- Religion and Philosophy»
Buddhism and the "Human Revolution"
Rebelling against our worst selves and letting our better selves triumph
“Not in the clamor of the crowded streets, not in the shouts and plaudits of the throng but rather in ourselves lie the victory and defeat.” H. W. Longfellow.
One of the main battles we fight as humans is the struggle against the worst parts of ourselves. As beings with so much potential for good, but hampered by selfish thoughts, we must hope to create a Human Revolution in our souls and in our natural environment by creating profound change within ourselves. By getting in touch with our own better nature, we can be catalysts for a grander evolution of the species.
But looking at the world of chaos we live in, a Human Revolution may seem very far away. In such uncertain times, can we still cling to the hope of changing the world for the better? Is it possible?
The answer is…Sometimes it works! And we need to be heartened and motivated by the victories we see and let them inspire us to seek out more victories. We need to be proud of any positive change in the world because it came from the good intentions and brave hearts of people who believed it could happen.
As Ralph Waldo Emerson said, “Great is not he who can alter matter, but who can alter his state of mind.” It is our hearts that change other hearts. It doesn’t happen quickly but sometimes it works. Buddhism teaches “In all things, patience is the key to victory. Those who cannot endure cannot hope to win. Ultimate victory belongs to those who can forebear.” And so we strive and we hope and we wait. And occasionally, through the dark times, we see the light of proof. We see evidence of a victory in the human revolution.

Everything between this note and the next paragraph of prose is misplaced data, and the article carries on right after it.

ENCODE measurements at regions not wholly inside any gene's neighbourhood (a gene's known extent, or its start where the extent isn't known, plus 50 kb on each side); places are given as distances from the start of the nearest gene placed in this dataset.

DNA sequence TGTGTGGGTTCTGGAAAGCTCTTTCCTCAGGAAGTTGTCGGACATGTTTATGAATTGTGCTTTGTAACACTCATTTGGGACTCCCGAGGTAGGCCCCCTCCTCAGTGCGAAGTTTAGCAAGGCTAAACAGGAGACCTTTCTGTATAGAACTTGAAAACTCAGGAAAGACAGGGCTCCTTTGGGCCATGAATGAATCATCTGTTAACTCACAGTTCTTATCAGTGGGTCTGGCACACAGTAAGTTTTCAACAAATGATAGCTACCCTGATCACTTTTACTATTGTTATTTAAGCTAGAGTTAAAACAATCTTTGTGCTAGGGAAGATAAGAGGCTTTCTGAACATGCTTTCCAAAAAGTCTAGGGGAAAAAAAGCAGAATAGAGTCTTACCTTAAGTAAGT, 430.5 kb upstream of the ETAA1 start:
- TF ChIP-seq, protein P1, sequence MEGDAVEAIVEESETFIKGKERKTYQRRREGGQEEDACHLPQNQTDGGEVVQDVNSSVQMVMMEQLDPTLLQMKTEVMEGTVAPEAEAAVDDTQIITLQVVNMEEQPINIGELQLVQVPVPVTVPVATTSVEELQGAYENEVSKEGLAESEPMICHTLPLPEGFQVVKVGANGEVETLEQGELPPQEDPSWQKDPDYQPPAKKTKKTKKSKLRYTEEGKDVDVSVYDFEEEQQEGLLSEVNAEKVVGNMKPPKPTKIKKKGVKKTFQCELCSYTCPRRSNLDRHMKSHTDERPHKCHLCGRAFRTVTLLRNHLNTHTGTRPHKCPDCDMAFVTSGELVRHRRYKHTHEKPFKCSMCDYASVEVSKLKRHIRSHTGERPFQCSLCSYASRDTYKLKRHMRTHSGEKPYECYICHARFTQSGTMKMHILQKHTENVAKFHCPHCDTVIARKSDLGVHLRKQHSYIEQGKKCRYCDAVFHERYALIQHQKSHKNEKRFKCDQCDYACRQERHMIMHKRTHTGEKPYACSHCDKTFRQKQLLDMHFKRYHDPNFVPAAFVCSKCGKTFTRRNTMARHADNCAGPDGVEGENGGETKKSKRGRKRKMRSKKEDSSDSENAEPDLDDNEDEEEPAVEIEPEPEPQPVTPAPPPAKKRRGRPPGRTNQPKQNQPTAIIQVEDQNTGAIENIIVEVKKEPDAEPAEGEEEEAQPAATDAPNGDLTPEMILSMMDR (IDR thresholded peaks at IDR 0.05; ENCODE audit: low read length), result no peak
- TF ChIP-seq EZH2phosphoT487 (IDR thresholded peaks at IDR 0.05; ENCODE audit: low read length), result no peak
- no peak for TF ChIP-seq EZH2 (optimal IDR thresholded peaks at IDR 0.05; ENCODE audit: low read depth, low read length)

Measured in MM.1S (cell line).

From the Emancipation Proclamation, to Gandhi leading his people to liberation, to Martin Luther King leading the Civil Rights movement, there are victories which are as grand as they are rare and they are evidence that sometimes it works. There are victories to be celebrated.
We just have to continue to believe. It’s what Dr. Samuel Johnson called “the triumph of hope over experience.”
Solzhenitsyn once said “The structure of society is secondary to the human spirit.”
Thomas Edison said the secret to his success was to never stop trying until he beat the problem. Once you give up, you are defeated.
We have a responsibility to the world to keep trying to recreate these rare victories and to never stop believing that our actions count. Jean Paul Sartre said “When one does nothing, one is responsible for everything.”
There are billions of dreams for a better world being dreamed every day. There are billions of people all hoping that the problems of yesterday will be gone tomorrow. But how many have faith to really believe that?
Change can occur. We’ve seen the proof. It doesn’t come at the point of a gun, but rather in the hopes and prayers of the people who find greatness within themselves. We are, as Tennyson said, “One equal temper of heroic heart, made weak by time and fate but strong in will. To strive, to seek, to find and not to yield!”
We’ve had our victories in the past. We have proof that battles in the Human Revolution can be won. We’ve done it before and we can do it again, as long as we don’t lose hope.